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After almost thirteen years, the 9/11 attack remains a touchstone issue, one not discussed lightly. Almost all mainstream films and documentaries about the terror attack have stuck with a respectful and constructive approach. Paul Greenglass's Flight 93 didn't abuse its subject matter, and a PBS documentary about why and how the towers fell dispelled most of the conspiracy theories.
Although made by an insider who lost a brother in the Twin Towers, Out of the Clear Blue Sky is a reasonably objective and well researched film about the attack as experienced by the executives, employees and employees' family members of the financial trading firm Cantor Fitzgerald, an industry leader that occupied the top five floors (101-105) of the World Trade Center's North Tower. 658 of the 960 employees that called the offices their home were present and working at 8:45 a.m. when the first plane hit. The plane destroyed all three of the tower's exit stairwells, making escape impossible.
Video news film of the attack is utilized, but director Gardner relies mostly on interviews with surviving executives and family members traumatized by the loss of their husbands, wives, fathers, mothers, sons and daughters. The show opens with a selection of memories of what it was like to work in offices that were often bathed in sunshine while rain fell on New York below. Then there's the horror of the attacks, the confusion and lack of information of what is happening and the panic that sets in when none of the employees in the tower seems to have survived. Since there are virtually no bodies -- the top five floors were incinerated, then pulverized -- family members cling to the hope that their loved ones will suddenly walk in the door.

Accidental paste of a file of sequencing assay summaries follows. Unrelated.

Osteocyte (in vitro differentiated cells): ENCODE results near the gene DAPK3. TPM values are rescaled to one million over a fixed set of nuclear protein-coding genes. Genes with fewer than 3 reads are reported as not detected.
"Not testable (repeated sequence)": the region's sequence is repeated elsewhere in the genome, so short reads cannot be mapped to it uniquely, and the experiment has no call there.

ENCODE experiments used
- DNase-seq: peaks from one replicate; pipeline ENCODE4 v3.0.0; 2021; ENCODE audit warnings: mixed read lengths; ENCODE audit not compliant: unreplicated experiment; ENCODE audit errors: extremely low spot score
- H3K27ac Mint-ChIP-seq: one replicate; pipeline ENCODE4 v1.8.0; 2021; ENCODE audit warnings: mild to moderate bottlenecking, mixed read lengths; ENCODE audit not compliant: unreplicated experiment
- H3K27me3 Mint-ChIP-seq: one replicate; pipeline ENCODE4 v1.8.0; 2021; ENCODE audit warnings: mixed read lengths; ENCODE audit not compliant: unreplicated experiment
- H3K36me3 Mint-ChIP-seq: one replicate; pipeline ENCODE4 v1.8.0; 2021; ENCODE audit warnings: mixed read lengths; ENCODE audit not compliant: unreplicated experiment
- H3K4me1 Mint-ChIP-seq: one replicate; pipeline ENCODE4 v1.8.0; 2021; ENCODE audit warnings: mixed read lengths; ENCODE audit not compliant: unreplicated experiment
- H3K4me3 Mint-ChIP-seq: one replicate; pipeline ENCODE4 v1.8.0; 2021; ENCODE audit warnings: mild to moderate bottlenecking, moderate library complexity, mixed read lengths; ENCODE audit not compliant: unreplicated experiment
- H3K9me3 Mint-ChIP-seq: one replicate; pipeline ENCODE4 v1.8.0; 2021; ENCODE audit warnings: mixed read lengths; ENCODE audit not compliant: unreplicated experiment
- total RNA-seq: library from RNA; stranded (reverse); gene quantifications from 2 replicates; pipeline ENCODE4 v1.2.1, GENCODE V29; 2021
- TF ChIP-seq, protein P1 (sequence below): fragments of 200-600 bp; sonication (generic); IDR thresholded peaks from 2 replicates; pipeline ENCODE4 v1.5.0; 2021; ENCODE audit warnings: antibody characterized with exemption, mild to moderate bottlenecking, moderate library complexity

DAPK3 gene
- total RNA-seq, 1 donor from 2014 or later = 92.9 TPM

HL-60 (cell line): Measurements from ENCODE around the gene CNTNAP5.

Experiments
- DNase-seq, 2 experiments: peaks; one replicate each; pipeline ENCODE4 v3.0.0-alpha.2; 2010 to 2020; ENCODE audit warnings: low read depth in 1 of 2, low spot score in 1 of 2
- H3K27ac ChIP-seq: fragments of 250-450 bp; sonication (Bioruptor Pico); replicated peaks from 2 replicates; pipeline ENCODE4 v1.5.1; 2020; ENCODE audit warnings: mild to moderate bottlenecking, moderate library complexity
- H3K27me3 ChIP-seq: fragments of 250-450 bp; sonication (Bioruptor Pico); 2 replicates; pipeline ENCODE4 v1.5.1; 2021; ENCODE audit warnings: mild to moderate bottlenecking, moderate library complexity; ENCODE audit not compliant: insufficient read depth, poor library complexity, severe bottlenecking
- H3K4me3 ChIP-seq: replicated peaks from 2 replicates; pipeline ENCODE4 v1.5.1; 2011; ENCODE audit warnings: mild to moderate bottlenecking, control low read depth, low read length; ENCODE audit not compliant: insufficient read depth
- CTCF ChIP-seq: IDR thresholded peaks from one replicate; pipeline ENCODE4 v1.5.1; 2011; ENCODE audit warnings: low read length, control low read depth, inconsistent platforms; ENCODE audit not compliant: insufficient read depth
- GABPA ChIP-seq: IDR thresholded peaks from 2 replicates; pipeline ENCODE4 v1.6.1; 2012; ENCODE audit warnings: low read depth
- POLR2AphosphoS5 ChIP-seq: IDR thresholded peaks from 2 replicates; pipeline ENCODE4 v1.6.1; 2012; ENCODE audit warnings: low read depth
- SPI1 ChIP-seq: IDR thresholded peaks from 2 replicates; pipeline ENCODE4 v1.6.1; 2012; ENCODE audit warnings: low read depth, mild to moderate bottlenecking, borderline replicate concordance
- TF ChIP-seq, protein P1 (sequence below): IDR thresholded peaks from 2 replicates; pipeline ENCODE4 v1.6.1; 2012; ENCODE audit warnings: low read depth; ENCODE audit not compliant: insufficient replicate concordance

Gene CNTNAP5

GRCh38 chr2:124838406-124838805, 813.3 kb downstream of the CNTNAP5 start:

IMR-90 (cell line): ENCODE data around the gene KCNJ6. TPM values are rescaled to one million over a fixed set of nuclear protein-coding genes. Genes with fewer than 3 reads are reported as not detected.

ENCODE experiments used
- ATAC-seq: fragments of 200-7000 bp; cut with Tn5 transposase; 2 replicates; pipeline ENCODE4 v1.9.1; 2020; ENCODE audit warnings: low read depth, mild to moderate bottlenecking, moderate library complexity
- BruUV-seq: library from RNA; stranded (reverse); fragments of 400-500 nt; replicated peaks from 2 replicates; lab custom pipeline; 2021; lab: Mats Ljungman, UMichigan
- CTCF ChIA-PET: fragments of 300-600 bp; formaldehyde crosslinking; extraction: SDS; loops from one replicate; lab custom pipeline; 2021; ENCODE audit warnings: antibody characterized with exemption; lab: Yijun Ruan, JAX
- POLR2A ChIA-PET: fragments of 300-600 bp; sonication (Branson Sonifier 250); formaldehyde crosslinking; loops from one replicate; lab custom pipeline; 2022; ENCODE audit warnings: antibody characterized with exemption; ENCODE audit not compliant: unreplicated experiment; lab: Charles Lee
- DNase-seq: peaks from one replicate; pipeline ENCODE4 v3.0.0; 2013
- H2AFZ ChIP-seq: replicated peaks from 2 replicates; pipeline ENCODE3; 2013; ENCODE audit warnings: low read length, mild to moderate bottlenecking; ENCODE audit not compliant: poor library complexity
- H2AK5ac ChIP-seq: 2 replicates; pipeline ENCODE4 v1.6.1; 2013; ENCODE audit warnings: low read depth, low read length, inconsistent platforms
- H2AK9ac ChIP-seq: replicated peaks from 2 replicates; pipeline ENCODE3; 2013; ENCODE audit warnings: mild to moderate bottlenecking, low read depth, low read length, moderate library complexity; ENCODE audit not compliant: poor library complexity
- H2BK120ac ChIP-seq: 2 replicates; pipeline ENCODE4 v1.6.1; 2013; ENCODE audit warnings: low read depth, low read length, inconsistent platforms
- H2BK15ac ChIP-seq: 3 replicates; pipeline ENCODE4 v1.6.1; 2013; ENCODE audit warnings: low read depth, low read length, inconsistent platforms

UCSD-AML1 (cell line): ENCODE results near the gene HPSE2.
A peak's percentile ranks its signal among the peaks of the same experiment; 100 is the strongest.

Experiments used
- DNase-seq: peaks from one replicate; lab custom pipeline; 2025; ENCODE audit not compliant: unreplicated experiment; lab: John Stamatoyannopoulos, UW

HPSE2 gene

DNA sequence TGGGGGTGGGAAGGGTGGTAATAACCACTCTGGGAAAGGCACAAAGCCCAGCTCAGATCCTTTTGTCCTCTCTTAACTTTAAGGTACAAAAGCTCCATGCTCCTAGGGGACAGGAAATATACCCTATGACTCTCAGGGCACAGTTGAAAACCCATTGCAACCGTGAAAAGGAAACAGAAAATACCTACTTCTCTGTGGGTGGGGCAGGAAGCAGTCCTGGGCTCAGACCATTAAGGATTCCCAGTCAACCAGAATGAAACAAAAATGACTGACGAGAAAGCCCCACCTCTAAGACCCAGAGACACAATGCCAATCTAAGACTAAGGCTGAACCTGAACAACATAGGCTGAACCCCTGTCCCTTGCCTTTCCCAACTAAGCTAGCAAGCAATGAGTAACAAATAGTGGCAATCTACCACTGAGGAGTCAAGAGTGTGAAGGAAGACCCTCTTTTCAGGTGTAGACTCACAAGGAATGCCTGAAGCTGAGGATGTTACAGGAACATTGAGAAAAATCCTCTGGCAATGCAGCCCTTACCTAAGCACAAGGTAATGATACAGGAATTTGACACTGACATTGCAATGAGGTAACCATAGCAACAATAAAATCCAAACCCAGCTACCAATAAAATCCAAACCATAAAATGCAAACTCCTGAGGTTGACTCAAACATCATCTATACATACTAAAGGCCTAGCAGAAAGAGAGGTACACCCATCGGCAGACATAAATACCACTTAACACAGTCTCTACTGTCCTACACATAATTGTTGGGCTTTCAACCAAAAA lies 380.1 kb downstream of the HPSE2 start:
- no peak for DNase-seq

The show then moves on to document the bizarre roller coaster of events. The central personality is Cantor Fitzgerald's CEO Howard Lutnick, who at the time had a reputation as a hard-nosed, ruthless businessman. Lutnik also lost a brother in the North Tower. He survived only because he was dropping off his daughter on her first school day when the attack occurred. Despite himself being almost incoherent with grief for the better part of the day. Howard had to figure out what to do about the thousands of demands for information and help from family members. He also must think about keeping Cantor Fitzgerald afloat. The company's competitors simply watch and wait, and when a phone meeting is held to talk about re-opening the market, nobody even mentions the fact that Lutnik's physical headquarters and most of its personnel, including department heads and some entire departments, has been wiped out. Lutnik and another surviving executive rally their surviving resources to stay in business. They bring the company's London branch staff up to speed with New York procedures.
Lutnik wasn't being cold and ruthless, thinking about money in a time of tragedy. When a small store owner is shot by a thief, his widow might not have the luxury of mourning, as the survival of her family requires that she continue to work the register and stock the shelves and smile at the customers as if nothing happened. Cantor Fitzgerald can fold and let its competitors take over, or it can struggle to survive. Of course some critics will call the executives callous or greedy.